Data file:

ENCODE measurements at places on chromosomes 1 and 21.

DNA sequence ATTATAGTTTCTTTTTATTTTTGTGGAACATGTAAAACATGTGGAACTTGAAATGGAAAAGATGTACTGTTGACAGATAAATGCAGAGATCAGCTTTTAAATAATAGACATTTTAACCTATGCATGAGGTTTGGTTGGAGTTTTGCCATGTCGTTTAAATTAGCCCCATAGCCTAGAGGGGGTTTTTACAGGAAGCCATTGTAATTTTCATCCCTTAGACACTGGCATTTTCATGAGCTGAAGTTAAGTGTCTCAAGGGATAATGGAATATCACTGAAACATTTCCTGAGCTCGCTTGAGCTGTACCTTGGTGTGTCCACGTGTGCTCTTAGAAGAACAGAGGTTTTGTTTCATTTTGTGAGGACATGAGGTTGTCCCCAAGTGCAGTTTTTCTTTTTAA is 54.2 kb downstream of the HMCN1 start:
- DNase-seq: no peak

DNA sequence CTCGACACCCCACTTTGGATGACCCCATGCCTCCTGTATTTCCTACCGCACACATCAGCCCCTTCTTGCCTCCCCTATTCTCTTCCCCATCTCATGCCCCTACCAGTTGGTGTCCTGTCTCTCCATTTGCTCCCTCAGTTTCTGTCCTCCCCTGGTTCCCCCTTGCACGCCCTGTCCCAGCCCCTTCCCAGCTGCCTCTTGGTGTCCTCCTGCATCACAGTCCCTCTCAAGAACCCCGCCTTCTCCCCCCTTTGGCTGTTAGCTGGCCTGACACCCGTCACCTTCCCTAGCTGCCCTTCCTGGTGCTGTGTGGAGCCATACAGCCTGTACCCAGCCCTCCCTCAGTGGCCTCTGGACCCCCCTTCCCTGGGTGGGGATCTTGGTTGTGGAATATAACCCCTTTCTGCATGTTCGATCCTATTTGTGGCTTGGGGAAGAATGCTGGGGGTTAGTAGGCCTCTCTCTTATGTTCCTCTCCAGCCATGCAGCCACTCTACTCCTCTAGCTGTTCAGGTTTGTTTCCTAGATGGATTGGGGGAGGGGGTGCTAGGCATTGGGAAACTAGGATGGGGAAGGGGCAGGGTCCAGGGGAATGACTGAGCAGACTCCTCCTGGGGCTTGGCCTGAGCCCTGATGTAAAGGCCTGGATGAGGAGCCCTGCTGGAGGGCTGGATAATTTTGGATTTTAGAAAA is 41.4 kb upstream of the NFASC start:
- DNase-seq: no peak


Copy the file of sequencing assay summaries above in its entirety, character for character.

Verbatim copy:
ENCODE measurements at places on chromosomes 1 and 21.

DNA sequence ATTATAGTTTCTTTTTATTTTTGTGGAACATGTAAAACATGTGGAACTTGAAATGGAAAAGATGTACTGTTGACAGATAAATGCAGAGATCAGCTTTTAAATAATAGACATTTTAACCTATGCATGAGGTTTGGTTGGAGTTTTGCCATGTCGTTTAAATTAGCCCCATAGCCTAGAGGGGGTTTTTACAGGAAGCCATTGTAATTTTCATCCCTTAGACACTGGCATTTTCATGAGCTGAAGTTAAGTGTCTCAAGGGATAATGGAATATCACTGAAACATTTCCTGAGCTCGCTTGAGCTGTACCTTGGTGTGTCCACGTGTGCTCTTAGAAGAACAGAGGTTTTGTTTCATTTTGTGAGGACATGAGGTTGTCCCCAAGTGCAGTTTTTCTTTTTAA is 54.2 kb downstream of the HMCN1 start:
- DNase-seq: no peak

DNA sequence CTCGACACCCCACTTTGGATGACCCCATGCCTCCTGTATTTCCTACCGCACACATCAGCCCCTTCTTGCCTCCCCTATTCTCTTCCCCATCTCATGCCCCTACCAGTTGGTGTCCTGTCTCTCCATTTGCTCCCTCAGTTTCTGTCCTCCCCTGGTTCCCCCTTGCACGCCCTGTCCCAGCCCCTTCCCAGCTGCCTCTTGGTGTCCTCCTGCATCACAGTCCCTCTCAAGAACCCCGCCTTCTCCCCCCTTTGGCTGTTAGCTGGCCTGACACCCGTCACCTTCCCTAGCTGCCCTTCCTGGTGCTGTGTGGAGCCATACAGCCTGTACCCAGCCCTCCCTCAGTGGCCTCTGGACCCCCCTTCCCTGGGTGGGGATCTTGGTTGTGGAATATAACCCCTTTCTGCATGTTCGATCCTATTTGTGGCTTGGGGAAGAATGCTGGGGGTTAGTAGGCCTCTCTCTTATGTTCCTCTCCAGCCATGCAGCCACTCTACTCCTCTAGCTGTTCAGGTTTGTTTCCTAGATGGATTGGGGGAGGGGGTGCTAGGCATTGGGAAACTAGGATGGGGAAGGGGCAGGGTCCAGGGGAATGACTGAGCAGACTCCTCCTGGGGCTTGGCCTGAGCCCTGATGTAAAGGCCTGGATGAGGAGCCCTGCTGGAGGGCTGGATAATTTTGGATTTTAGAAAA is 41.4 kb upstream of the NFASC start:
- DNase-seq: no peak